Leadership in Your First 90 Days
Leadership in Your First 90 Days
You’ve landed your next great job.
It’s so important to establish your leadership approach from day one. Even before, if possible.
Step One is determining the organization’s culture, including readiness to change. You’ll likely see one of four readiness-to-change cultures:
If the situation does not require urgent changes and the culture is ready to change, you can make minor changes over time. You have a great team that is willing to become even greater.
Often times, Smooth Sailing is occurring because the previous leader was outstanding, and there could be some resentment towards you as the new leader.
Your challenge is to not make waves right off the bat, and to not immediately undo what their previous leader did.
If the situation does not require urgent changes and the culture is not ready to change, make changes over time with a series of carefully thought-out minor “shocks.”
Think WIIFM (What’s In It For Me) as you shepherd your team through change, dangling a carrot or two as incentives for adapting to change.
Ready to Accelerate
If the situation does require urgent changes and the culture is ready to change, evolve quickly as a catalyst for change.
The biggest challenges in this situation: deciding which changes must occur, and in what order; moving as quickly as the situation requires. This is a situation where doing something, although perhaps not perfect, is better than non-action.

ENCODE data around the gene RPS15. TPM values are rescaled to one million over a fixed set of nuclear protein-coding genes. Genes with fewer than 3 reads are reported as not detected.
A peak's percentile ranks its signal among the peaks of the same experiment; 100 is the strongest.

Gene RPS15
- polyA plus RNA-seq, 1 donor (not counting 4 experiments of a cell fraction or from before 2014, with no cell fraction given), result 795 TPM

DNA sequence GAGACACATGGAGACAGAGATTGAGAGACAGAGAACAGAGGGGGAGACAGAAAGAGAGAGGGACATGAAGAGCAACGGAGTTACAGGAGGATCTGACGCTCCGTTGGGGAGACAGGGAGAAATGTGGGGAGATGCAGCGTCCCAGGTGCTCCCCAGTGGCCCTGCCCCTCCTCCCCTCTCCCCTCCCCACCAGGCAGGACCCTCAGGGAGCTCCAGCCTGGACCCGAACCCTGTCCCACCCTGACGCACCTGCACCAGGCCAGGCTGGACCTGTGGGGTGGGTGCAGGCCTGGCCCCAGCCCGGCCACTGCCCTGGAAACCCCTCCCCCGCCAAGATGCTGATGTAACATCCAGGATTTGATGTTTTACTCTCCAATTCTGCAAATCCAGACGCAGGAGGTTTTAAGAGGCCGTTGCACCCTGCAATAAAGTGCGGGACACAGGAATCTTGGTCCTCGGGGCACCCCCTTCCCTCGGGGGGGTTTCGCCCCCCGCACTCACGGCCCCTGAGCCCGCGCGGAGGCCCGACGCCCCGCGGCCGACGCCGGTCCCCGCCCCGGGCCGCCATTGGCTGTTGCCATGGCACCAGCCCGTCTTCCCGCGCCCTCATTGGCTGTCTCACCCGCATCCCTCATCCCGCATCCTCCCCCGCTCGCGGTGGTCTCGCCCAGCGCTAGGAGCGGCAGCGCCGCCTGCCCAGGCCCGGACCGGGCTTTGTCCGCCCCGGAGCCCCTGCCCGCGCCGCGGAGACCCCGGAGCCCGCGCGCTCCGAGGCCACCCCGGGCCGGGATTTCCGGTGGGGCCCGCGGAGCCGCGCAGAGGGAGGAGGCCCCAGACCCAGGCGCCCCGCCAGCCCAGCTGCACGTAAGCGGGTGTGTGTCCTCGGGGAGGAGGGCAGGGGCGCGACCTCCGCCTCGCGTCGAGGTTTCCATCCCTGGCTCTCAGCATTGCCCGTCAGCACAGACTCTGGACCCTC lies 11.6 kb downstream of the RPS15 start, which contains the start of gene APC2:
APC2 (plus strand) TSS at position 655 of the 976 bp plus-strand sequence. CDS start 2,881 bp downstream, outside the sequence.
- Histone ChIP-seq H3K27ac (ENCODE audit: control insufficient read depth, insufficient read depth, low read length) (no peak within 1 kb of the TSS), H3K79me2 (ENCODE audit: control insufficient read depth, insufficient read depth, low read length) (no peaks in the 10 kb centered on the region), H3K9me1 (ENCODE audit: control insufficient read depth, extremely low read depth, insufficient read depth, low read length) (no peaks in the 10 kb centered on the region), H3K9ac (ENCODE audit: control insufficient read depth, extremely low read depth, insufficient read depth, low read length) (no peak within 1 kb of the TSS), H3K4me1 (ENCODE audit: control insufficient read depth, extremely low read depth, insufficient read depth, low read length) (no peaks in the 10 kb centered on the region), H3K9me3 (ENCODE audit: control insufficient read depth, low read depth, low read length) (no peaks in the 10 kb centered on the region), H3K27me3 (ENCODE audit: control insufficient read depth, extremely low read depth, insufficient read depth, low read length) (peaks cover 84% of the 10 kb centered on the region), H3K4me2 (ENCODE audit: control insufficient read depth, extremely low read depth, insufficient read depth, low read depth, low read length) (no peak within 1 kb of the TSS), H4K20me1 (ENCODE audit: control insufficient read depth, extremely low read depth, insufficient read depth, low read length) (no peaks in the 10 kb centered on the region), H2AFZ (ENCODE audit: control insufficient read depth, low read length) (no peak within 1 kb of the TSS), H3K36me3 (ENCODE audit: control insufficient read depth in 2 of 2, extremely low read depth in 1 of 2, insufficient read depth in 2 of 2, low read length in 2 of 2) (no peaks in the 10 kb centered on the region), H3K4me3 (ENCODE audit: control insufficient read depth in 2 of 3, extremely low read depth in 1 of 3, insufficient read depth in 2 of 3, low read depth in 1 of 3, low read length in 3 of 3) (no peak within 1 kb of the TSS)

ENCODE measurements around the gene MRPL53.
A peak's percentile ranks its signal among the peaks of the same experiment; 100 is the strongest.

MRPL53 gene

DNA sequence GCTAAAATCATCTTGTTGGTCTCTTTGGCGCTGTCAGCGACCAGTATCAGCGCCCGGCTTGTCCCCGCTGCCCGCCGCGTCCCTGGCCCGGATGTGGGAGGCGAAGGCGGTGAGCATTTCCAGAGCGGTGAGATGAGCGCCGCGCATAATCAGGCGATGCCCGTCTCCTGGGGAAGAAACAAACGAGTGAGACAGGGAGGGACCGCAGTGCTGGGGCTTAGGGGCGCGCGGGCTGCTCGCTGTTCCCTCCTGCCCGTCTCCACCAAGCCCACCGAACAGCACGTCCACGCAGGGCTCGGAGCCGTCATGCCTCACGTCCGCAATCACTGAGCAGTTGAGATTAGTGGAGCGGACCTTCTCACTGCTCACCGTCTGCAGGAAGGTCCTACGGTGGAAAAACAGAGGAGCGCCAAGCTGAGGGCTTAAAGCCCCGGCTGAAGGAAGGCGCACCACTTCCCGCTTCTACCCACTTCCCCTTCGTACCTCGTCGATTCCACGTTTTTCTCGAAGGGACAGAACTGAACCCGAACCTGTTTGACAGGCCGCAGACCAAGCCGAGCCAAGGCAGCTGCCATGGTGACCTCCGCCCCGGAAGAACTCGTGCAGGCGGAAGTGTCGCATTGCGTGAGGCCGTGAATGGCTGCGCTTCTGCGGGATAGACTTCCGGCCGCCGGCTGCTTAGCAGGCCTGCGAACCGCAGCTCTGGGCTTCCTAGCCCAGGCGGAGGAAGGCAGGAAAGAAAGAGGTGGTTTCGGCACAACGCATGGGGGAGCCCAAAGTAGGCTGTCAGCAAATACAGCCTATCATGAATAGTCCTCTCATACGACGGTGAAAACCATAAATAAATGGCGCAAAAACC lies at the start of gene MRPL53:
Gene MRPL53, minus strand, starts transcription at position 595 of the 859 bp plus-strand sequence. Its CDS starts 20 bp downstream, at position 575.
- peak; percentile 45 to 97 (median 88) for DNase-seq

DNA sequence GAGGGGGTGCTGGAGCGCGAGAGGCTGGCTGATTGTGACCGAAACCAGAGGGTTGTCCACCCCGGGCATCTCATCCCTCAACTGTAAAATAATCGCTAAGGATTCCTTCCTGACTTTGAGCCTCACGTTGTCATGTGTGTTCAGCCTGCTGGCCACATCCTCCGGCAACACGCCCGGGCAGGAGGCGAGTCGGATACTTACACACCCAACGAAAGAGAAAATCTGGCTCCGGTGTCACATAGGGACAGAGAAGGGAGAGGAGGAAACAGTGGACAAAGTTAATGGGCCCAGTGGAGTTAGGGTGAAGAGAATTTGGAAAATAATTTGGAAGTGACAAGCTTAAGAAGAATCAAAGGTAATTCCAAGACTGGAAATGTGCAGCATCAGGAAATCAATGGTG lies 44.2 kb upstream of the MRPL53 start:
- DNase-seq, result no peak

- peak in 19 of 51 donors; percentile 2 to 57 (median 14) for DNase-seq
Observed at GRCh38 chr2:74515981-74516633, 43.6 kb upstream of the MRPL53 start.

If the situation does require urgent changes and the culture is not ready to change, you must immediately shock the system for it to survive.
Many people won’t knowingly walk into this type of situation. People who do relish this role often see themselves as someone who can enter a dysfunctional situation, make widespread change, and exit quickly (think Mary Poppins).
This may very well be a short-term role.
Next, let’s talk about your team. Your goal should be to move every team member one step in the right direction.
Contributors share your vision. They are often new to the organization and have more to gain by going forward.
Your strategy is to make the Contributors your champions. Give them leadership roles, committee assignments, and projects that allow them to sing your praises and those of your department.
Detractors are comfortable with the status quo, are change resistant, and may see you as a threat to their value and power. They have often been in their position for a long time and see change as a threat.
Your strategy is to silence the Detractors’ whining and complaints…not in a spirit of “my way or the highway,” but rather to become better team players. If you can find a common middle ground with them, they may keep their mouths shut.
The Watchers—often the silent majority—will sit on the fence and see which way the herd’s moving.
Your strategy is to move the Watchers towards feeling more positive about their work environment and you.
Make small deposits in their emotional bank account and eventually you’ll have a respectable balance.
How do you move every person one step in the right direction? Increase the positive consequences of good behaviors and the negative consequences of bad behaviors
Conversely, decrease the negative consequences of good behaviors and the positive consequences of bad behaviors.
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